Both the zoom and manual focus rings are metal and nicely ribbed, as is the locking ring. The lock-ring is meant to lock the lens so that the lens does not extend downwards, by gravity, when carrying your camera with the lens aimed down. Unlike many such rings, which only work at infinity, the Leica's ring will lock at any focal length... useful when doing repetitive work (say shooting horses coming over a jump) and you don't want things to change between shots.
Zooming is a wee bit stiff ... not silky smooth like the Olympus 40~150 PRO. Stiff enough that, in my experience, the lens does not "drift" downwards, even when carred lens down, without the lock being set. On the other hand, it is not as stiff as the Olympus 50~200-SWD, that I've used for years. And, if it does loosen up, the lock-ring may well be needed.
Don't get me wrong ... the zoom is easy to use and more than smooth enough for a stills photographer, such as myself. But, if you wish to shoot video with it, it will give you a jerky movement as you zoom. Some folks have said that after a year, it smooths out... others say not. For me, it matters not, as I never shoot videos and for adjusting the zoom between shots, it's plenty smooth enough. But, it's worth noting, if you plan to shoot videos.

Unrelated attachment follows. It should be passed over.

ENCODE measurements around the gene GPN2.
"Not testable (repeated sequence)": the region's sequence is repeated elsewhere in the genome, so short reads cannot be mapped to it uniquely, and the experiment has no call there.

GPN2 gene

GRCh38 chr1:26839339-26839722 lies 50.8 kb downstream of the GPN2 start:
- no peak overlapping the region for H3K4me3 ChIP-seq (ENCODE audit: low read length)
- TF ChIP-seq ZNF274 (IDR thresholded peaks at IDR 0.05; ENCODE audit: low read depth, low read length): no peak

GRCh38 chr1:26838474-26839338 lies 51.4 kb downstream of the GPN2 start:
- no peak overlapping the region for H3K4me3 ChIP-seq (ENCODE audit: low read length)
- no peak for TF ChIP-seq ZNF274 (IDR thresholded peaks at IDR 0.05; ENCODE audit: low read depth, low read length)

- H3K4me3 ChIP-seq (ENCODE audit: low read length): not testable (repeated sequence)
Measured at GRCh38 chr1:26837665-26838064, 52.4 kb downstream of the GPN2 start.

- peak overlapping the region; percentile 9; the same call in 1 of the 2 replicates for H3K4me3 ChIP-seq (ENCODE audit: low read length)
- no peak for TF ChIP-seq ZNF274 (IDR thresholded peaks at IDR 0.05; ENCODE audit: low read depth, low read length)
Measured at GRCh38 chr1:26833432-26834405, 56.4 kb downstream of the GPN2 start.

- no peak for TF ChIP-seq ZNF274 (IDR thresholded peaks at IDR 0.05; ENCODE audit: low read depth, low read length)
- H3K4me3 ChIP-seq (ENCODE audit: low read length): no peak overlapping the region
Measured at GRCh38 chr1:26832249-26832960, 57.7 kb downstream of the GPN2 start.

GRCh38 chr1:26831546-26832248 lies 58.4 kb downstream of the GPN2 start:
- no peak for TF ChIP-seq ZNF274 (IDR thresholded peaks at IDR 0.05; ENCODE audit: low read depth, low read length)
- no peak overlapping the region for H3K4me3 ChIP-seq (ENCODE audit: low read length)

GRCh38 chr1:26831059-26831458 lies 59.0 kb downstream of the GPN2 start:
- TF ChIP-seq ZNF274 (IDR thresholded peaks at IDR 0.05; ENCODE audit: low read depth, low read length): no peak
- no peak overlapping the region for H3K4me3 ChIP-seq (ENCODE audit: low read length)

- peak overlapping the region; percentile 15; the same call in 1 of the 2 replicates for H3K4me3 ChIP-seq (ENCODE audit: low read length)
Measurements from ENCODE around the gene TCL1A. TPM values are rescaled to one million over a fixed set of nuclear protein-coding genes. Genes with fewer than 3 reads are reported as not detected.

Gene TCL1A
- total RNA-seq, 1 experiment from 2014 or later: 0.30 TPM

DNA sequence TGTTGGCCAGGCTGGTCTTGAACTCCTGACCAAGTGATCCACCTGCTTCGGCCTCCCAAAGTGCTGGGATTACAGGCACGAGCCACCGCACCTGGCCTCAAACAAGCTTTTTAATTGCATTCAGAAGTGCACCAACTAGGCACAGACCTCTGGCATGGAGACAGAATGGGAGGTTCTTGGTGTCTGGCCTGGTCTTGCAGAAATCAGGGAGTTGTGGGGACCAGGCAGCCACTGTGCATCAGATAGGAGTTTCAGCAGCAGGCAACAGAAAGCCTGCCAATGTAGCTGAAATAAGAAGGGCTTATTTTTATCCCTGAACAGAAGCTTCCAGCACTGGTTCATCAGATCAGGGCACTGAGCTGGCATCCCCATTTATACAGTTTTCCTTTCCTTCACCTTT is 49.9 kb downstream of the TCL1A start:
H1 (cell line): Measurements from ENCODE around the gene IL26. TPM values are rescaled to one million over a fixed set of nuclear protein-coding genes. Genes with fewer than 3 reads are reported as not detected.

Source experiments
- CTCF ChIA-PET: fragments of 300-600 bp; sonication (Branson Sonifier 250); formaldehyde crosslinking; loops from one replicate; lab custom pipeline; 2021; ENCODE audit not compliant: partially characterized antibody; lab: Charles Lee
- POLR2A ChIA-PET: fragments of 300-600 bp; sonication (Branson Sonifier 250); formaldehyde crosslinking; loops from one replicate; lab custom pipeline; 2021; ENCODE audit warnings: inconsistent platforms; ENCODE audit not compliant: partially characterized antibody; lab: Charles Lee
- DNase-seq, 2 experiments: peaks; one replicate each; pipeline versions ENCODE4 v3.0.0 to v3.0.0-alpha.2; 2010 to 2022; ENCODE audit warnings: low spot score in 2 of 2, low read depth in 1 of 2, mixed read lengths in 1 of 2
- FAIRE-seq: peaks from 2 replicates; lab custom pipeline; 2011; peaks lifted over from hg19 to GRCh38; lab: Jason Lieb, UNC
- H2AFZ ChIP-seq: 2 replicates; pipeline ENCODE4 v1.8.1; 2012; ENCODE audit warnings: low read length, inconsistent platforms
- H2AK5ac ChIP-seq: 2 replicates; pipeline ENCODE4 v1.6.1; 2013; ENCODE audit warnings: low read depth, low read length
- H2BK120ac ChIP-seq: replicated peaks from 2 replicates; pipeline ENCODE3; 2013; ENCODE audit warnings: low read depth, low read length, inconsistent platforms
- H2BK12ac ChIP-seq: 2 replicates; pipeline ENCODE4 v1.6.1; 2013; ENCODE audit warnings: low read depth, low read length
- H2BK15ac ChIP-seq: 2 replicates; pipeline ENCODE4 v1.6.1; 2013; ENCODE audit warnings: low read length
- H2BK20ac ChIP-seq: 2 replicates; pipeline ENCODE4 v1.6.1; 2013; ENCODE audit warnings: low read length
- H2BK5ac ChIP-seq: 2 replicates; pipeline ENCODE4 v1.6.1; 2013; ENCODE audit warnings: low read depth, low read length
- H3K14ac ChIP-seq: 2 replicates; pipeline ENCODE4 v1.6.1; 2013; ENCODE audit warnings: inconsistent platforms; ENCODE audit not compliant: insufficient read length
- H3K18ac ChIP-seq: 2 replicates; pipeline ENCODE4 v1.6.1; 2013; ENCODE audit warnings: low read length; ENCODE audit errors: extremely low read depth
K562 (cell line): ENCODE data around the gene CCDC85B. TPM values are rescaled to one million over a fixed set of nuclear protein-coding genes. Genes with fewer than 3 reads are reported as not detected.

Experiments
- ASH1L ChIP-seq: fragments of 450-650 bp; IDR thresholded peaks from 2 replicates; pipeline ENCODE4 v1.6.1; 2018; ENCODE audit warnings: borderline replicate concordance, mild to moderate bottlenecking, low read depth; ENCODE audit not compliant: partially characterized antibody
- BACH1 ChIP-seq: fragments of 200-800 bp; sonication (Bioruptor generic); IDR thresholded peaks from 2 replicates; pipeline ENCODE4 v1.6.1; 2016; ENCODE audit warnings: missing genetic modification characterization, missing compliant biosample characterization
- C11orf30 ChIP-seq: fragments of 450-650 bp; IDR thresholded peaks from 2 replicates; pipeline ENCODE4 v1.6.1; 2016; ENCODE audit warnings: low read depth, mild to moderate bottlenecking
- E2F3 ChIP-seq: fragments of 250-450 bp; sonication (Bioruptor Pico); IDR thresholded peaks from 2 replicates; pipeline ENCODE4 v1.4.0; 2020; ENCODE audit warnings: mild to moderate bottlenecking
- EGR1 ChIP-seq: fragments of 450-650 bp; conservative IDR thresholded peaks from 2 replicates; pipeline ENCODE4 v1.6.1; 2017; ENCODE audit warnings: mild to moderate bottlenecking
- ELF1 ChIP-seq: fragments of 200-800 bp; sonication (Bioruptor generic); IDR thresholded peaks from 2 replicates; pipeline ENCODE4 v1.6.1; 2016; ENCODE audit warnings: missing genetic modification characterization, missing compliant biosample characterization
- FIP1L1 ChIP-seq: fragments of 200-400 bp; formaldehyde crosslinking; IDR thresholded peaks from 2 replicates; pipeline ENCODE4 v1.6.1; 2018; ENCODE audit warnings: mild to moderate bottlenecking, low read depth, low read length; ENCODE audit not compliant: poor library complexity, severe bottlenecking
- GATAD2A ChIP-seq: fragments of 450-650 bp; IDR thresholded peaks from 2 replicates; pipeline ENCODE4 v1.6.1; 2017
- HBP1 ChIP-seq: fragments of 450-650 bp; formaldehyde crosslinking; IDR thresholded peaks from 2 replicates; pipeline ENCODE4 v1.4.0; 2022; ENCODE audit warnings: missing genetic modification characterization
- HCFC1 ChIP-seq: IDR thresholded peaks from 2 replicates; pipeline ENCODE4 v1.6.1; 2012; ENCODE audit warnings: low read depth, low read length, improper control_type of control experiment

However, on my sample, at least, I can hear the micromotor as it focuses the lens. It's faint, but it's audible. It won't bother a stills photographer, but, again, it's worth noting as the that sound may well turn up on your sound-track if you shoot videos. (My advice for video shooters? Buy from your local dealer and try before you buy.)
THE NON-ISSUE: Last, but by no means least, is the focus limiter. This was the source of a major bugaboo, early in the game. Several reviews that are still available on the web, state that if the lens is used with the Olympus OM-D EM-1 MK II, and if the limiter is set to 5m-Infinity, the lens locks up and the IS makes some very strange noises and/or vibrations. The 100~400 could only be used if the focus limiter was set to "Full". And it was true.
The solution, they said, was to use the focus limiter found in the Mk II's menus, instead. That worked, but the menus are slow to change and thus awkward in real life photography.